Ashley Monroe has all the assets that it takes to be a top tier female country music star, and in an environment where the industry seems to be desperately looking to anoint them. They refuse to let Taylor Swift go, they stretch to call Kelly Clarkson country, and resort to falling back on Martina McBride as the final name to fill out an award show nominee list even though her last album was R&B standards and didn’t do very well. Yet here is Ashley—a beautiful, astounding singer, excellent songwriter, known by the country music public from her work with The Pistol Annies and a recent Top 5 duet with Blake Shelton “Lonely Tonight”—yet three years into her major label deal and she still feels like the consummate critical darling/commercial outsider.
Her first album on Warner Bros. Like A Rose had critics and many fans singing her praises, but it didn’t result in one significant single. “Weed Instead of Roses” was a little too obvious, and the punchline was revealed in the title.
There’s big hope that Monroe’s second album will be a different tune, and that with the recent success of “Lonely Tonight,” maybe by chance Warner Bros. will put some scrilla behind her singles. If they do, they should keep their powder dry until after “On To Something Good” cycles through, because with all due respect to Ashley, it’s pretty pedestrian.
One of the problems is with the lack of success recently with female singles, there’s no metric, no example of what the public wants aside from something from Carrie Underwood and Miranda Lambert. This has A&R folks guessing, and relying too much on listener polling metrics which are imperfect at reading the zeitgeist and anticipating trends. Music Row just has no clue what to do with its women artists.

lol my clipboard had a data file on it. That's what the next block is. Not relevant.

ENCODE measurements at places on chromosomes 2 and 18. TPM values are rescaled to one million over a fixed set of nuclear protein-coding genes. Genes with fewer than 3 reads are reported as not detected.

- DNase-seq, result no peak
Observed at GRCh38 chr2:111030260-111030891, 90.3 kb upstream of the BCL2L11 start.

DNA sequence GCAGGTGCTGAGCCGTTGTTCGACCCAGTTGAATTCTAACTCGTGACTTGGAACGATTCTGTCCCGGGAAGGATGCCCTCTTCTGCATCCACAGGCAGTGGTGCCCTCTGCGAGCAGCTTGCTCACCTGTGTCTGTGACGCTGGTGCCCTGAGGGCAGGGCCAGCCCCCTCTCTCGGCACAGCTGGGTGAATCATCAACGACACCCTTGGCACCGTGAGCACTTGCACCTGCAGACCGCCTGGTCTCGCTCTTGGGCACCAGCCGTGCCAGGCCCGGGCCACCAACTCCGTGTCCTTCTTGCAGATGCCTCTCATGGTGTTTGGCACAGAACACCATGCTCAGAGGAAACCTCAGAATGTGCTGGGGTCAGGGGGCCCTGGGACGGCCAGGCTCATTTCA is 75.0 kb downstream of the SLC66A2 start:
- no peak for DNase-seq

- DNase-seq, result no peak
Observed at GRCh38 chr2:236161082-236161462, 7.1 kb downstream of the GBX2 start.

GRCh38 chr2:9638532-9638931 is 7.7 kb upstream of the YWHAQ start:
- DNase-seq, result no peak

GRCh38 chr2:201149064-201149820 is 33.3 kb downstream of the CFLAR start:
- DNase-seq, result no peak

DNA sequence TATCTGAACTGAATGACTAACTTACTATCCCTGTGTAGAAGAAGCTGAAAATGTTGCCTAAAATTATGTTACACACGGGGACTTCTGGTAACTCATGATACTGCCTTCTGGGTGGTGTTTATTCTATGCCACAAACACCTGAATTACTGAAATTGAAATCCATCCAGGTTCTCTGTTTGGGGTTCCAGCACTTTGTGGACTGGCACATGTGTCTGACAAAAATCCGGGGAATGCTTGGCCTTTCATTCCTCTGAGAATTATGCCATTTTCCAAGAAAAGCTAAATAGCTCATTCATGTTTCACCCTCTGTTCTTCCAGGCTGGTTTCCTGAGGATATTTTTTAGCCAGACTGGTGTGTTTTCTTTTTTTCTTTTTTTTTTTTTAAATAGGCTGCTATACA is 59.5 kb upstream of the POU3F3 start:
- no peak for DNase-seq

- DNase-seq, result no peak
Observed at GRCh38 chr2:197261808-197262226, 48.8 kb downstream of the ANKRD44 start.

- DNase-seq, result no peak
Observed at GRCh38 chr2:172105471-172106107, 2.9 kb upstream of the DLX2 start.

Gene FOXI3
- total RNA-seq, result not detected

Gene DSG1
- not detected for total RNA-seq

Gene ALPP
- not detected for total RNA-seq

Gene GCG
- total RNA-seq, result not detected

“On To Something Good” is certainly not a bad song, maybe a little indicative of a pop-trending Dolly Parton back in the day, but the lyrics and music offer little to latch on to, and the chorus rises too predictably. It sounds like the mix was made anticipating the insertion of a steel guitar or banjo that never came, and though the bouncy rhythm does elevate the pulse a bit, it doesn’t really resonate as a big pop single either.
And why are we releasing this exclusively to Spotify? How does that play into some sort of scheme to give this single a fighting chance? Same can be said for all these “exclusive” releases which have become fashionable, especially in the independent music world. All you’re doing is purposely limiting the audience of a song to the sphere of influence of a single outlet, starving its ability to increase its metadata performance and maybe get noticed by the outside world by going viral.
My hopes remain high for Ashley Monroe’s next record. But this Sheryl Crow-ish single just doesn’t feel like it has the ability to afford the larger spotlight Ashley Monroe’s talents deserve.
One Gun Up.
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If you do the Spotify thing, perhaps you can listen below.